Climate change, soil pollution and the shortage of natural resources create challenges in meeting high standards for soil and water systems management. Dutch subsoil is even more intensely used. To keep ahead of these challenges RIVM supports authorities in making regulations for integral and future use.

In a highly populated country such as the Netherlands, combining certain functions on the ground is becoming increasingly difficult. In certain places, there is not enough room for cables, pipes, water storage facilities, protected archaeological sites and other forms of soil use. This together with the ground quality, fertility and water retention facilities also increases the pressure.

Therefore, it is becoming increasingly more difficult to make land use acceptable to the human requirements of water, food, health, energy and recreation. We cannot take water safety, water quality and the availability of drinking water for granted.

Soil and groundwater

Soil and groundwater systems are closely connected. Soil is the nursery of (drinking) water of the future.

These are slow systems and wrong decisions can lead to high costs and years of restrictions of use. Therefore, in order for the Netherlands to be healthy, safe and competitive, the wise use of soil and groundwater is necessary.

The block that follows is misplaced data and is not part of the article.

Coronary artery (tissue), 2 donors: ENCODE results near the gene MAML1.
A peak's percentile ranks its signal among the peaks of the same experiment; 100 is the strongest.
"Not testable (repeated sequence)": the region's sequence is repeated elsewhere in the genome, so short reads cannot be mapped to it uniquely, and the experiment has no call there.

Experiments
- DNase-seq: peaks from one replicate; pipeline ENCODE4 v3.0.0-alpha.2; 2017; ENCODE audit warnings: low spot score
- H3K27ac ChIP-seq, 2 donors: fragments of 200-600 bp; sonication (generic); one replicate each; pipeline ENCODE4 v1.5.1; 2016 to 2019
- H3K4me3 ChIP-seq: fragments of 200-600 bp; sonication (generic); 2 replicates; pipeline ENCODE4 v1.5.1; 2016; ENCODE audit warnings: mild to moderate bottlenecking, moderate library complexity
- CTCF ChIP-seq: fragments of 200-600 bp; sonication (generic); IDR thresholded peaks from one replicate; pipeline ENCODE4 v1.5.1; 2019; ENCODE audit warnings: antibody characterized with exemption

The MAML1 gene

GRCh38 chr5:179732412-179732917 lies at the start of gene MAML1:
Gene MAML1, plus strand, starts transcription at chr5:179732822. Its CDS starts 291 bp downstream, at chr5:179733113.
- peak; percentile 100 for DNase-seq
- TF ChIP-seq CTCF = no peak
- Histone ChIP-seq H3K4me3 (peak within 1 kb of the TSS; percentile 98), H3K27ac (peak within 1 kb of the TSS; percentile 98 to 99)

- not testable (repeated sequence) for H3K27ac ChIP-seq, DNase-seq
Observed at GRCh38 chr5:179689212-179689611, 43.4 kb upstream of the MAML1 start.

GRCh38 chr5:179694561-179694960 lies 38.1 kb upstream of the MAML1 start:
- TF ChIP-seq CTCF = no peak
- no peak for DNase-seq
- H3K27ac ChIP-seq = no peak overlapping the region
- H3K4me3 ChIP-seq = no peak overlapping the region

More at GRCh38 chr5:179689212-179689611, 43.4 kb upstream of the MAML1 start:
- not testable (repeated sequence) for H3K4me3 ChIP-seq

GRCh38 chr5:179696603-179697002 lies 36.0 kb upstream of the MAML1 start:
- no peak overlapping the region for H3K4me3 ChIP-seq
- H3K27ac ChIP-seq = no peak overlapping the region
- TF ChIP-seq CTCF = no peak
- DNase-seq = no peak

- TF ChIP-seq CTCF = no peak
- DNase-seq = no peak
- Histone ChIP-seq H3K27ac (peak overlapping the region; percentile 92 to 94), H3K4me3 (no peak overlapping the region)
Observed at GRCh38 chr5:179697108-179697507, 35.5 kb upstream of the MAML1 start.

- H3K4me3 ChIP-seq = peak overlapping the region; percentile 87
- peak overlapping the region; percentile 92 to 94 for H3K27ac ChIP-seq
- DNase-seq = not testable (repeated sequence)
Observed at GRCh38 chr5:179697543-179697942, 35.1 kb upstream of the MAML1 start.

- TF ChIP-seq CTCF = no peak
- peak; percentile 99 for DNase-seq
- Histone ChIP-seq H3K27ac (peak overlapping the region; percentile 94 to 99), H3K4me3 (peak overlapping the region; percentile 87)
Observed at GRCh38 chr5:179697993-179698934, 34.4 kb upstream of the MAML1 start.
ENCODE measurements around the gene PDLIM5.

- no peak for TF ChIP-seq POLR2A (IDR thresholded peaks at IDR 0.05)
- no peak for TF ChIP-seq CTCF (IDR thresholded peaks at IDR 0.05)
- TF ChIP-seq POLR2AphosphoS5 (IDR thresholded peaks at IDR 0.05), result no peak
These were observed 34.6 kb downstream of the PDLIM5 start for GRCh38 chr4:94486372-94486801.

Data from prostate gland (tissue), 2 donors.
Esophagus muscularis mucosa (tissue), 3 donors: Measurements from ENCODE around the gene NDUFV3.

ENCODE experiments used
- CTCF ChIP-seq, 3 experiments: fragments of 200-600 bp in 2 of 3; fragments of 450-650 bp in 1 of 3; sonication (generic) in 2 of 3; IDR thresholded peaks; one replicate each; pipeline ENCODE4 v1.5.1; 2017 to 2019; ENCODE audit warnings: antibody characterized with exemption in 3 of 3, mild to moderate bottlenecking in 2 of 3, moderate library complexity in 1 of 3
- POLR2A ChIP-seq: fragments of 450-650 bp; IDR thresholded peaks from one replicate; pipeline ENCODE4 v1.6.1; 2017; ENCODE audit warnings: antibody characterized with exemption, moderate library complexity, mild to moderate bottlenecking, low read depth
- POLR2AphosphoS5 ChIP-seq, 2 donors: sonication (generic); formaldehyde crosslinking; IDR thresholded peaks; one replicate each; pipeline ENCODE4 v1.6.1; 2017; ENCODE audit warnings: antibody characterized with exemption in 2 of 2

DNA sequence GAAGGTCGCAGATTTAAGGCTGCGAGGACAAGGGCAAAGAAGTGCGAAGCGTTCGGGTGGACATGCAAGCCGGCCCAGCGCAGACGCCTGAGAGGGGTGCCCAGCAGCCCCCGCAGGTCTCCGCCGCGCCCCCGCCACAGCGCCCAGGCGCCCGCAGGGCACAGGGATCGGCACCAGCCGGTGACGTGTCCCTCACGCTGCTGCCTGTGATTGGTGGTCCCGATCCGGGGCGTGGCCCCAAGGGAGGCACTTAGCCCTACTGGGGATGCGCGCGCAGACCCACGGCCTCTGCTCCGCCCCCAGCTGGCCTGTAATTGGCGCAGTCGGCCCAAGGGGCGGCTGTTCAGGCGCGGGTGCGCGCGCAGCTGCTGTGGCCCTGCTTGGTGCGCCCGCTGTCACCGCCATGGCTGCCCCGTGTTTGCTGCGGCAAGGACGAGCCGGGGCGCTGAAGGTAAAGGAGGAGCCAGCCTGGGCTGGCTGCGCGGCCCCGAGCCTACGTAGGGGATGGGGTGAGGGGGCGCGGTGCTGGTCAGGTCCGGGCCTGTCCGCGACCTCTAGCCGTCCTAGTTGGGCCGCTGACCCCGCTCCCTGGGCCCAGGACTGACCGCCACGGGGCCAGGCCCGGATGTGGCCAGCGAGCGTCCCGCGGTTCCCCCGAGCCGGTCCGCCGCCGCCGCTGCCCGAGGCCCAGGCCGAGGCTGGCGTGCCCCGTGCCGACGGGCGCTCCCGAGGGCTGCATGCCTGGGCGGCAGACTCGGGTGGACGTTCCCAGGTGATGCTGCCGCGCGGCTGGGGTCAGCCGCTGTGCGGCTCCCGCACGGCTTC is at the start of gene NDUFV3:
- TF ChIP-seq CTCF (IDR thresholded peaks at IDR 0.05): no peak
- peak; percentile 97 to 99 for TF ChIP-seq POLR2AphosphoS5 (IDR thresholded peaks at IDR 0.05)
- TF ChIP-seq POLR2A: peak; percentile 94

RIVM always links soil and water when developing expertise and policy. With our integrated approach, we support authorities by stimulating lasting use of soil and the amenities which the soil and water systems deliver to us. In this area, we are connected to the Framework Directive Water.

Policy fields

RIVM expertise in the scope of soil and water is within the following policy fields benefitting authorities:

To ensure the quality of our soil and water system, the authorities have established standards for substances. Since the 1980’s RIVM has worked to develop Dutch policy and the substantiation of standards. From this background, we advise on policy modifications, such as linking new standards to new substances.

We advise authorities concerning safeguarding drinking water reservoirs, sources and quality. We do this with experts in the field of microbiology (pathogens), radiation, toxicology, epidemiology, hydrology, chemistry and CBRN Chemical Biological Radiology and nuclear (Chemical Biological Radiology and nuclear) (chemical, biological, radiology and nuclear) substances.


RIVM monitors the chemical quality of groundwater and on-farm surface water with the use of monitoring networks on a national scale. Our objective is to evaluate the effectiveness of Dutch policy measures. We establish whether policy has led to changes and improvement in water quality.  

The Minerals Policy Monitoring Programme monitors at approximately 450 commercial farms the on-farm surface water (ditches) and water leaching from the root zone. The National Groundwater Quality Monitoring Network monitors approximately 350 dedicated monitoring wells groundwater quality with screens at 10, 15, 25 m below soil level. These wells are located in agricultural, natural and urban areas. The data are available on the LMM website.

Until 2014  RIVM also monitored the water quality below nature areas (National Acidification Trend Monitoring Network) and biological and chemical soil quality (National Soil Quality Monitoring Network).